The end of the eBay affiliate program began when they moved Steve Hartman out of his position in “on-site advertising” and into the directorship of the affiliate program. Hartman is the guy that convinced eBay to put third-party ads on ebay’s site. Google “penis pill ads on ebay” if you are unfamiliar with this fiasco. Hartman then deduced that it would be a good idea to drive traffic AWAY from eBay by placing contextual ads at the bottom of search results.

    Hartman has since left eBay and is currently pursuing an illustrious career in the Mini-Storage business on the East coast (seriously).

    Just like with their marketplace changes, eBay too the things that worked for affiliates and removed them from the program and along with it went the profit for the publishers. Those publishers left in droves and took their traffic with then. Many publishers pointed their magic traffic wands at Amazon and that can account for a portion of that companies growth.

  5. Isaias Moises Monday, January 18, 2010

    You ask “So what’s it going to take to return an allure to eBay’s site?”

    Let’s start with this.

    Ebay and PayPal now help dishonest buyers steal from honest sellers through the PayPal “Significantly Not As Described” (SNAD) process.

    This has been going on for months. Both eBay and PayPal’s executive offices know about it from numerous reports by angry sellers. Ebay’s so called “Seller Advocate” knows about it.

    Yet it continues.

    What sort of company would knowingly participate in theft from their paying customers, the sellers?

    Any buyer can report an item bought with PayPal on eBay as “significantly not as described”. PayPal tells the seller to return the item with Delivery Confirmation. When PayPal receives the Delivery Confirmation number, the buyer’s money is automatically refunded. It doesn’t matter what the buyer returns to the seller, dirt, sand, air – the Delivery Confirmation number triggers a refund to the buyer.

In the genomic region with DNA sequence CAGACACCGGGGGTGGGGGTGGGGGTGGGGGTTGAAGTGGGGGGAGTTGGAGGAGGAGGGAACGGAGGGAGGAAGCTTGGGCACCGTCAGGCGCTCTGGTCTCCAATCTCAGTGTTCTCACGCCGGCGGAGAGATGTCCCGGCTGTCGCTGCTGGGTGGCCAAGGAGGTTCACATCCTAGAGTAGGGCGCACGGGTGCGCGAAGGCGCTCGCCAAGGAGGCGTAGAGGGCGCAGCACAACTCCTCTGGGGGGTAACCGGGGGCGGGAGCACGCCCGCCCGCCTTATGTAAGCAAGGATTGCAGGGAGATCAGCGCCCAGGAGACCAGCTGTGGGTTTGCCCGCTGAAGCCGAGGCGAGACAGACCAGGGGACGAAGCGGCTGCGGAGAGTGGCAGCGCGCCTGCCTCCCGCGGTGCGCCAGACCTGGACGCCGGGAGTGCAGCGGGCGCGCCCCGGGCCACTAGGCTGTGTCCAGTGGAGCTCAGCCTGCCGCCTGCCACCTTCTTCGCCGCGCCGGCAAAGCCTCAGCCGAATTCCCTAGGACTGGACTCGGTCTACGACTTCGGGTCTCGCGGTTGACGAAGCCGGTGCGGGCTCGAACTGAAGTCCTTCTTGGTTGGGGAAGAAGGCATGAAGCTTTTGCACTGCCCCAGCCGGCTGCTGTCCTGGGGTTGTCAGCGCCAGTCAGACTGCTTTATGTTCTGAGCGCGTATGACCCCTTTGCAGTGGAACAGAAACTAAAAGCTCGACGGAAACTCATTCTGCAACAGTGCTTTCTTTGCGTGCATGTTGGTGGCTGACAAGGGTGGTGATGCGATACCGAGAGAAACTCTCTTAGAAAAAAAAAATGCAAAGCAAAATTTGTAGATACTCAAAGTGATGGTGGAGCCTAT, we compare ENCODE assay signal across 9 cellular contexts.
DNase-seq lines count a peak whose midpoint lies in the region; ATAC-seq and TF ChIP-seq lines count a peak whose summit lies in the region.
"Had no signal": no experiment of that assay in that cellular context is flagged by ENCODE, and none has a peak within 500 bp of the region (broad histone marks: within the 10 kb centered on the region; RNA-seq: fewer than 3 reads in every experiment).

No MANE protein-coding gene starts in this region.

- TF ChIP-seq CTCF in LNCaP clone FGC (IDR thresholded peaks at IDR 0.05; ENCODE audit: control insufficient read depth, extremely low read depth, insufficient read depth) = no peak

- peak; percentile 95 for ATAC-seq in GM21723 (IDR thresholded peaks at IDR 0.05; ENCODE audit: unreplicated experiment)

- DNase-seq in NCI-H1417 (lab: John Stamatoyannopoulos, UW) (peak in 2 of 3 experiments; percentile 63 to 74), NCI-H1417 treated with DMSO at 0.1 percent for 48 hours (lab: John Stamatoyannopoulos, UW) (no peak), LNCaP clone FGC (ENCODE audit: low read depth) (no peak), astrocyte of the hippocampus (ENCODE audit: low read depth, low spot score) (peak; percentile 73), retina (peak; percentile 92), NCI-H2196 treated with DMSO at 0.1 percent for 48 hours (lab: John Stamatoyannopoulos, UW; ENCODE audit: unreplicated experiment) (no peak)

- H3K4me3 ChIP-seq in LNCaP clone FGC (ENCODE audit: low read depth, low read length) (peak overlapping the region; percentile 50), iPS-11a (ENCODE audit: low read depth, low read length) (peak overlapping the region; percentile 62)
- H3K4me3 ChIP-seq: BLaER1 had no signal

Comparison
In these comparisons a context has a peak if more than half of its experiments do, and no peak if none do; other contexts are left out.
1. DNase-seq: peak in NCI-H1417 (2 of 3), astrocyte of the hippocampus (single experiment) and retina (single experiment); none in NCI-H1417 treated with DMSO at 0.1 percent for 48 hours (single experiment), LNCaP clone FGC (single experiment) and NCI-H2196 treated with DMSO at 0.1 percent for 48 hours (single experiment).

You would have to be crazy to sell anything of value on John Donahoe’s eBay.

    Again I ask, What sort of company would knowingly aid in theft from their paying customers, the sellers?

  6. Isaias Moises Monday, January 18, 2010

    Correction – in my earlier post, I wrote

    “PayPal tells the SELLER to return the item” It should read. “PayPal tells the BUYER to return the item”.

  7. “But the web is a mighty bullhorn amplifying the complaints of the disenchanted — whether you agree with their complaints or not.”

    The “mighty bullhorn” is a fantastic metaphor – may not be unique, but I haven’t heard that phrase before.

    I’ll comment that as a buyer who hasn’t used eBay in a few years, my current naïve but likely “average” user impression is that eBay is poisoned with fraudulent sellers and a problematic payment processor in PayPal which makes me believe that there is at least a 50% chance that I will have not only a negative experience when transacting on eBay, but an experience that will cost me money.

    It’s one thing to have a bad customer experience such as poor customer support so that it takes you 2 or 3x as long to get an issue resolved – your cost is typically time and not financial. It’s an entirely different matter when it’s not just a time cost but an actual monetary cost involved.

    I’d much rather use free local classifieds if I’m looking to buy or sell used items as I feel that I can control a lot more of the uncertainty compared to an auction. I realize that eBay has hedged somewhat against this with their Kijiji investment, but it is unlikely that will ever yield the kind of revenue and profit that their auction business model ever has.

  8. From day one, John Donahoe has ignored the basic premise that eBay’s most frequent buyers were in fact it’s small sellers too.